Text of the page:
Administrative divisions

The Autonomous Region is divided into seven Administrative divisions of China#Prefectural level, prefecture-level divisions: six Prefecture-level city, prefecture-level cities and one Prefectures of the People's Republic of China, prefecture. These in turn are subdivided into a total of 66 County (People's Republic of China), counties and 8 District of China, districts (Chengguan District, Lhasa, Chengguan, Doilungdêqên District, Doilungdêqên, Dagzê District, Dagzê, Samzhubzê District, Samzhubzê, Karub District, Karub, Bayi District, Bayi, Nêdong District, Nêdong, and Seni District, Seni).


Urban areas


Demographics

With an average of only two people per square kilometer, Tibet has the lowest population density among any of the Chinese province-level administrative regions, mostly due to its harsh and rugged terrain.China Economy @ China Perspective
Thechinaperspective.com. Retrieved on 18 July 2013.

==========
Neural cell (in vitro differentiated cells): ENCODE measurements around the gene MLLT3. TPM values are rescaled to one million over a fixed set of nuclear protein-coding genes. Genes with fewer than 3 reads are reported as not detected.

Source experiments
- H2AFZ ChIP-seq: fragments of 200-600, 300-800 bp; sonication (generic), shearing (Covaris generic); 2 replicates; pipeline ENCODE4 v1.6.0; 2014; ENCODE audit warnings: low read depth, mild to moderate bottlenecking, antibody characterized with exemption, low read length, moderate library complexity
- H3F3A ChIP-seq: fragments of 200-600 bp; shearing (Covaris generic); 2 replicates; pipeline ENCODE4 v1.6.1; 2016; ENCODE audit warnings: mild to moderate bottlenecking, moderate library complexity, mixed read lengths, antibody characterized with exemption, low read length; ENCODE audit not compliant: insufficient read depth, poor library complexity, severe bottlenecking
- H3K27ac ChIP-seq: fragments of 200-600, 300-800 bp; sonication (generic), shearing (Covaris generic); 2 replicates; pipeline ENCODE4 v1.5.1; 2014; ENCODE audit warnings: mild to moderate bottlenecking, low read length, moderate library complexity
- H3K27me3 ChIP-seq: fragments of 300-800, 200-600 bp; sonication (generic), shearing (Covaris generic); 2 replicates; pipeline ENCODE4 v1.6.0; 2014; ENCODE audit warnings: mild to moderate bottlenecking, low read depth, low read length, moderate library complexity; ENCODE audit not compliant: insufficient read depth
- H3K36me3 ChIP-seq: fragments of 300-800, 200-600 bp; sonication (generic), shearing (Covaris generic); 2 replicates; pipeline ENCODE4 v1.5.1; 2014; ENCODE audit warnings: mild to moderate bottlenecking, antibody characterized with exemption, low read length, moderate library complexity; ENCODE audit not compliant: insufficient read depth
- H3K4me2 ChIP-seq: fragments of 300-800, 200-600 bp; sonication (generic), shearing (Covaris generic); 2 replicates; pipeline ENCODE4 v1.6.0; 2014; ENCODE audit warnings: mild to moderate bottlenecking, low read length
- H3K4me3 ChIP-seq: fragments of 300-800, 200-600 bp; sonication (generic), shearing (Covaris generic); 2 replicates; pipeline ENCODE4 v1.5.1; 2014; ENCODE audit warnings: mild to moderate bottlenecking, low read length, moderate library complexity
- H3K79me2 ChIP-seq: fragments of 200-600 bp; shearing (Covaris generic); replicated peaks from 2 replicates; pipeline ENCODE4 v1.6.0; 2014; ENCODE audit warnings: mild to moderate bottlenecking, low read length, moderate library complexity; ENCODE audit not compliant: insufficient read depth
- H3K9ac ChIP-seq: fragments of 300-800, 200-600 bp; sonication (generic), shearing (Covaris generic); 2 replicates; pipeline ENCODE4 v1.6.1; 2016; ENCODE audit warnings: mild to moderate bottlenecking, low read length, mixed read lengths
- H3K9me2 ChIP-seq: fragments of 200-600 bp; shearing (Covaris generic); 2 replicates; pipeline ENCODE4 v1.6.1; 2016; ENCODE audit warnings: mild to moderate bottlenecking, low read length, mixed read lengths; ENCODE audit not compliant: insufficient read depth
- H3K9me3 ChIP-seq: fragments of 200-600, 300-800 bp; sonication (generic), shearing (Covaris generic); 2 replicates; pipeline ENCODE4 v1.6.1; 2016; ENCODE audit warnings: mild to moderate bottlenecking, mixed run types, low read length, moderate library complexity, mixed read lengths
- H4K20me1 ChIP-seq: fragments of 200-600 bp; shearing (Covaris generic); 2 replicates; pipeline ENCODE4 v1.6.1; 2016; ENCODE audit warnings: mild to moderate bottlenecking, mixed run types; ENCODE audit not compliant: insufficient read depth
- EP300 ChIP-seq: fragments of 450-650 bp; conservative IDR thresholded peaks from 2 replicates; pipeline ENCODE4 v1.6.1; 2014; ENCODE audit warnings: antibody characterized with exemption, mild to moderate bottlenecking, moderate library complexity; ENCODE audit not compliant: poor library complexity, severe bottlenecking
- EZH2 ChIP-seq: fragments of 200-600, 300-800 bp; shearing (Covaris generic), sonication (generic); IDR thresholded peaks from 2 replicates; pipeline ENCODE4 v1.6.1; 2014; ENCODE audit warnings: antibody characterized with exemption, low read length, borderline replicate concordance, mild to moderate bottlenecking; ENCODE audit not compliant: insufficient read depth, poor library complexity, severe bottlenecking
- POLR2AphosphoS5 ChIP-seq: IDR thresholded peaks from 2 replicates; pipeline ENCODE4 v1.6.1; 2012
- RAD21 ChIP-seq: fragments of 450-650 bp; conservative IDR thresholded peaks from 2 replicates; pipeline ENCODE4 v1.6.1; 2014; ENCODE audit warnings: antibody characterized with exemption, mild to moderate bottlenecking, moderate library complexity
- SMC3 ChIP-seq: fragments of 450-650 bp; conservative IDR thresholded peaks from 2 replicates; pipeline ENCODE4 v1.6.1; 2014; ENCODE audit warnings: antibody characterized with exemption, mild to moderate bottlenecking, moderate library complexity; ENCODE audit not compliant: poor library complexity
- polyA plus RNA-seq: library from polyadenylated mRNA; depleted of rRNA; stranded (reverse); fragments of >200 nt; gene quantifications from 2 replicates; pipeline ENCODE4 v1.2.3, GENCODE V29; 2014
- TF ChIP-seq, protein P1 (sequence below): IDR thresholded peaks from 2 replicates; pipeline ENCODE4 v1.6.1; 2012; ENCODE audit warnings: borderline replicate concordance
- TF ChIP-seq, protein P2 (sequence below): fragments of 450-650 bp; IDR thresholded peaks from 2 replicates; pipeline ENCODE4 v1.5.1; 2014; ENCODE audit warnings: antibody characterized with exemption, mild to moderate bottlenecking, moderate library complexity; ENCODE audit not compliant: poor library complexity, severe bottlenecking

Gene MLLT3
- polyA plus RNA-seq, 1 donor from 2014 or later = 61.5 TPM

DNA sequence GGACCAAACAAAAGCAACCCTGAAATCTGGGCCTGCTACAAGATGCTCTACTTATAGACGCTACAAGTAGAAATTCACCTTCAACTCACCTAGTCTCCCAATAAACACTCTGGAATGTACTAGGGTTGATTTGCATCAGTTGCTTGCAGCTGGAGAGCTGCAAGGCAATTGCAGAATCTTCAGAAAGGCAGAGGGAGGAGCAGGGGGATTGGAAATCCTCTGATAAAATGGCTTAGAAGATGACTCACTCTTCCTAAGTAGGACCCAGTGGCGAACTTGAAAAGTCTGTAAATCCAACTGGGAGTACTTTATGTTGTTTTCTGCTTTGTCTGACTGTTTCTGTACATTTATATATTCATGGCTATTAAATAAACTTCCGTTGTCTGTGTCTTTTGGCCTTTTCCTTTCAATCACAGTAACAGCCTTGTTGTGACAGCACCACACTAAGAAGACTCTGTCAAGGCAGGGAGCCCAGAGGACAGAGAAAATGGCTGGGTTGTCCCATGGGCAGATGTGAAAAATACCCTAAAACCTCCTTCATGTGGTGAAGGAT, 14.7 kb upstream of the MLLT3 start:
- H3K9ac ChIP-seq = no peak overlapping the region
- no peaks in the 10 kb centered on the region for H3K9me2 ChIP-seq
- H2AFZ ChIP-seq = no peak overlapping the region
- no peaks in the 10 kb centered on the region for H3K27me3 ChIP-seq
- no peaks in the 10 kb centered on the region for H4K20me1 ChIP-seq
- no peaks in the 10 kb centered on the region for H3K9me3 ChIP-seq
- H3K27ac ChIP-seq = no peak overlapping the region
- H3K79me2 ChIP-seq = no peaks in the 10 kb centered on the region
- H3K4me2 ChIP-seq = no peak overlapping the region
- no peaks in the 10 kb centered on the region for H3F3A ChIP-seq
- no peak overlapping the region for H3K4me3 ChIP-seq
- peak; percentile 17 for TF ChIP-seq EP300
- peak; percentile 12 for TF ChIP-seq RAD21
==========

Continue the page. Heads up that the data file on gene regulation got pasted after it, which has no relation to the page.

In 2011 the Tibetan population was three million. The ethnic Tibetan people, Tibetans, comprising 90.48% of the population, mainly adhere to Tibetan Buddhism and Bön, although there is an Tibetan Muslims, ethnic Tibetan Muslim community. Other Muslim ethnic groups such as the Hui people, Hui and the Salar people, Salar have inhabited the region. There is also a tiny Tibetan Christians, Christian community in eastern Tibet. Smaller tribal groups such as the Monpa people, Monpa and Lhoba, who follow a combination of Tibetan Buddhism and spirit worship, are found mainly in the southeastern parts of the region. Historically, the population of Tibet consisted of primarily ethnic Tibetan people, Tibetans. According to tradition the original ancestors of the Tibetan people, as represented by the six red bands in the Tibetan flag, are: the Se, Mu, Dong, Tong, Dru and Ra. Other traditional ethnic groups with significant population or with the majority of the ethnic group reside in Tibet include Bai people, Blang people, Blang, Bonans, Bonan, Dongxiang people, Dongxiang, Han Chinese, Han, Hui people, Lhoba, Lisu people, Miao people, Miao, Mongols, Monguor people, Monguor (Tu people), Monpa people, Menba (Monpa), Mosuo, Nakhi, Qiang people, Qiang, Nu people, Pumi people, Pumi, Salar people, Salar, and Yi people. According to the Encyclopædia Britannica Eleventh Edition published between 1910 and 1911, the total population of the Tibetan capital of Lhasa, including the lamas in the city and vicinity, was about 30,000, and the permanent population also included Chinese families (about 2,000). Most Han Chinese, Han people in the TAR (8.17% of the total population) are recent migrants, because all of the Han were population transfer, expelled from "Outer Tibet" (Ü-Tsang, Central Tibet) following the British invasion of Tibet, British invasion until the establishment of the PRC. Only 8% of Han Chinese, Han people have Hukou system, household registration in TAR, others keep their Hukou system, household registration in place of origin. Tibetan scholars and exiles claim that, with the 2006 completion of the Qingzang Railway connecting the TAR to Qinghai Province, there has been an "acceleration" of Han migration into the region. The Central Tibetan Administration, Tibetan government-in-exile based in northern India asserts that the PRC is promoting the migration of Han workers and soldiers to Tibet to marginalize and assimilate the locals.